Monday, November 16, 2009

Beautiful bookmarks Columbus' Toobla creates a visual library adding color, fun to finding favorite folders of online content

Monday,  November 16, 2009 2:59 AM
<p>Toobla CEO Brian Link's 5th Avenue office might look spartan, but the company has received more than $1 million in tech-assistance funds.</p>
Jeff Hinckley | Dispatch
Toobla CEO Brian Link's 5th Avenue office might look spartan, but the company has received more than $1 million in tech-assistance funds.
<p>A Toobla library search page</p>
A Toobla library search page
Save a link on the Web and then, months later, try to remember where you put it.
Most likely, you can't.
That, in a nutshell, is the problem that local Internet startup hopes to solve.
"People are overwhelmed with content, everyone from tech guys to my mom," said Brian Link, CEO of the four-man operation. "Nobody knows where to put it."
Toobla aims to be the central repository for users' favorite online content. The site uses folders with thumbnail photos to classify anything found online: links to Web sites, videos, images, documents, games, music and any kind of embeddable application or widget.
"Most of the currently available bookmarking sites are boring," Link said. "We are striving to create a bookmarking service that's beautiful and fun to browse -- like an iTunes for Web content.
"It's a universal tool, for small businesses, bloggers, college kids, researchers. It's good for anything you want to browse easily. My wife is making Christmas lists with it."
Although Toobla is intended to "reinvent bookmarking -- and sharing, for that matter," it is not a social Web site, Link said.
"The world doesn't need a new Facebook," he said. But Facebook is soon to be integrated into the site, "and it will automatically connect (to) and collect from Digg, Delicious and YouTube, too."
Columbus-born Toobla evolved to its current form in less than a year. Link was brought in as CEO by founder Jake Saxbe in February from There, he had been chief technology officer, helping that San Francisco-based company grow to 4 million users from 200,000 in three years.
Digg is a social news Web site where people submit links and stories. By voting for or against something -- digging or burying -- users decide which stories appear on the front page.
Toobla's name is derived from a combination of tabula rasa (blank slate) and "tube" for television.
The television part of the name refers to "one of our audacious goals to help merge the worlds of television and the Internet by building a next-generation media library," Link said.
Items in a Toobla folder can be viewed not only as a list or as a series of thumbnail images but also as a custom "channel." In the channel view, the user decides which items in the folder to arrange, layer and resize on a TV-like canvas. The channel can be embedded as a widget anywhere on the Web.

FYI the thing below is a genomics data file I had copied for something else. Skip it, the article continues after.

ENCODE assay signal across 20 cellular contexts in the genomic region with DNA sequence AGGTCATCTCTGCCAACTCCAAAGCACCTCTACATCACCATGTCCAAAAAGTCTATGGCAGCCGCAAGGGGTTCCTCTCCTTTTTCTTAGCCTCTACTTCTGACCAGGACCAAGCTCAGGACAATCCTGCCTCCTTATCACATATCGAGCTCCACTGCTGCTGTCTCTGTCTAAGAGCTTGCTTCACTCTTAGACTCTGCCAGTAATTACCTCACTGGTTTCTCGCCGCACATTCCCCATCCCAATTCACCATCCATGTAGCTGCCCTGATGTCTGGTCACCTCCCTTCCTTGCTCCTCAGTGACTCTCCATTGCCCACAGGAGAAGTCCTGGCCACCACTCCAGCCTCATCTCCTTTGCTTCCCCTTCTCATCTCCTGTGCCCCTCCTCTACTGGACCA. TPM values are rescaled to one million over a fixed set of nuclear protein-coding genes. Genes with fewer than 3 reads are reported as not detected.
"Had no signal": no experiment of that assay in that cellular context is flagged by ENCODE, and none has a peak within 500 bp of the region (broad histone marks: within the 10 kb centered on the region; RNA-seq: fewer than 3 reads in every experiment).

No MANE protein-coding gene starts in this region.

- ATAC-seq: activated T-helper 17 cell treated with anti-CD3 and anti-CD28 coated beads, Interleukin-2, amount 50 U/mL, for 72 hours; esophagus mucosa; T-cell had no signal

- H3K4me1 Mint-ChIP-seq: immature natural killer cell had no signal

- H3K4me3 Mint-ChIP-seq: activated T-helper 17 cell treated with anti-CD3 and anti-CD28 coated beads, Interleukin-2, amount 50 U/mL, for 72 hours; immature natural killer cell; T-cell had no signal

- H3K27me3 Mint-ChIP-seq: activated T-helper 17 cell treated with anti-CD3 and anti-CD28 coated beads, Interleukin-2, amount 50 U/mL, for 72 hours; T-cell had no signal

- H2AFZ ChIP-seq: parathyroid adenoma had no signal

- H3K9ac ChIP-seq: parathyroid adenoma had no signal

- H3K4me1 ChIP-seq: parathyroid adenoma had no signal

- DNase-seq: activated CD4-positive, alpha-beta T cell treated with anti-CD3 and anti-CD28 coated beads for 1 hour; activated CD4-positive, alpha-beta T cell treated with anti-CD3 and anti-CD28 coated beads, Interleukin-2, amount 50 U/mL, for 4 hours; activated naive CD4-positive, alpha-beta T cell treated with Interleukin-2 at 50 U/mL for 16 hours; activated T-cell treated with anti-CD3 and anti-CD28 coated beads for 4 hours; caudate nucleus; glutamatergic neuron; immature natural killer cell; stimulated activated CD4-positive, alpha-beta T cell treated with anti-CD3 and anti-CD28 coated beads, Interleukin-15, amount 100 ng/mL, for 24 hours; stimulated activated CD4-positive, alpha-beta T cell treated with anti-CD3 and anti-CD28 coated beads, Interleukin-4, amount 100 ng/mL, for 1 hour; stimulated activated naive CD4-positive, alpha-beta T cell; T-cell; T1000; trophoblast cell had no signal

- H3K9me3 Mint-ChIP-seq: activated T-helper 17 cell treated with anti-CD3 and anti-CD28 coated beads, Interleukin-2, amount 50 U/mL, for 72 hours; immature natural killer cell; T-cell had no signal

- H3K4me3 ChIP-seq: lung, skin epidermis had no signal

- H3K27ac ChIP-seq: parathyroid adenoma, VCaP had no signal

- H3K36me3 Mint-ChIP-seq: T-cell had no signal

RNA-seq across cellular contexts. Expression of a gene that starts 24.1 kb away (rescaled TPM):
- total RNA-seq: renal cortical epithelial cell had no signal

The headquarters for the operation is a cramped room near Grandview Heights, where Link and two other employees wearing jeans and sweat shirts sit slumped over their laptops.
"We do what we can to save money," Link said, chuckling.
Toobla's promise is bright enough that the company received slightly more than $1 million in funding in 2008 and early 2009 from the TechColumbus TechGenesis fund, the TechColumbus Pre-Seed Fund, Ohio TechGrowth and Ohio TechAngels.
"Brian is a visionary," said Will Indest, vice president of venture development at TechColumbus. "As a former chief technology officer at Digg, he's a very experienced Web guy, a consumer-based Web guy, and that's important to the success of the venture.
"We look at 400 to 500 companies, or ideas for companies, per year, and then we fund less than 1 percent," Indest said. "As part of our Third Frontier program, we have invested up to $400,000 in the company, and our counterparts in Athens have invested up to $300,000. We help them develop a business plan, and as they hit certain milestones, they are able to draw on the funding."
The next stage for Toobla is to gain and retain customers. "That's what most Web sites hope to achieve," Indest said. "Then they'll generate revenue through ads and other avenues they're still finalizing."
The site ultimately is to support itself through advertising.
"Like many Web 2.0 Web sites in Silicon Valley, we'll rely on Google Ads and the standard advertising techniques used on ad-supported sites," Link said.
"Advertising is the obvious thing we're focusing on," Link said. "Just like Digg, we're going to avoid some of the more obnoxious ads."
Toobla's ad plans also call for the content in a folder to "choose" a targeted ad, all the better to customize a site to a user's taste, he said.
Meanwhile, users can sign up for free at
There is plenty of competition on both sides of the Toobla equation. In social bookmarking, there are Delicious, StumbleUpon and Digg. In Facebook application, there are LivingSocial, Slide and RockYou.
But "Digg and other bookmarking Web sites are not visual," Link said, "nor do they let a user build intuitive collections of content that they can share with their friends.
"There are a lot of competitors that do portions of what we do, but no one that does everything that we do," Link said. "I'm taking a lot of the lessons I learned at Digg and trying to apply them here," Link said. "We are proud to be a San Francisco-style startup using cutting-edge technology -- right here in Columbus."


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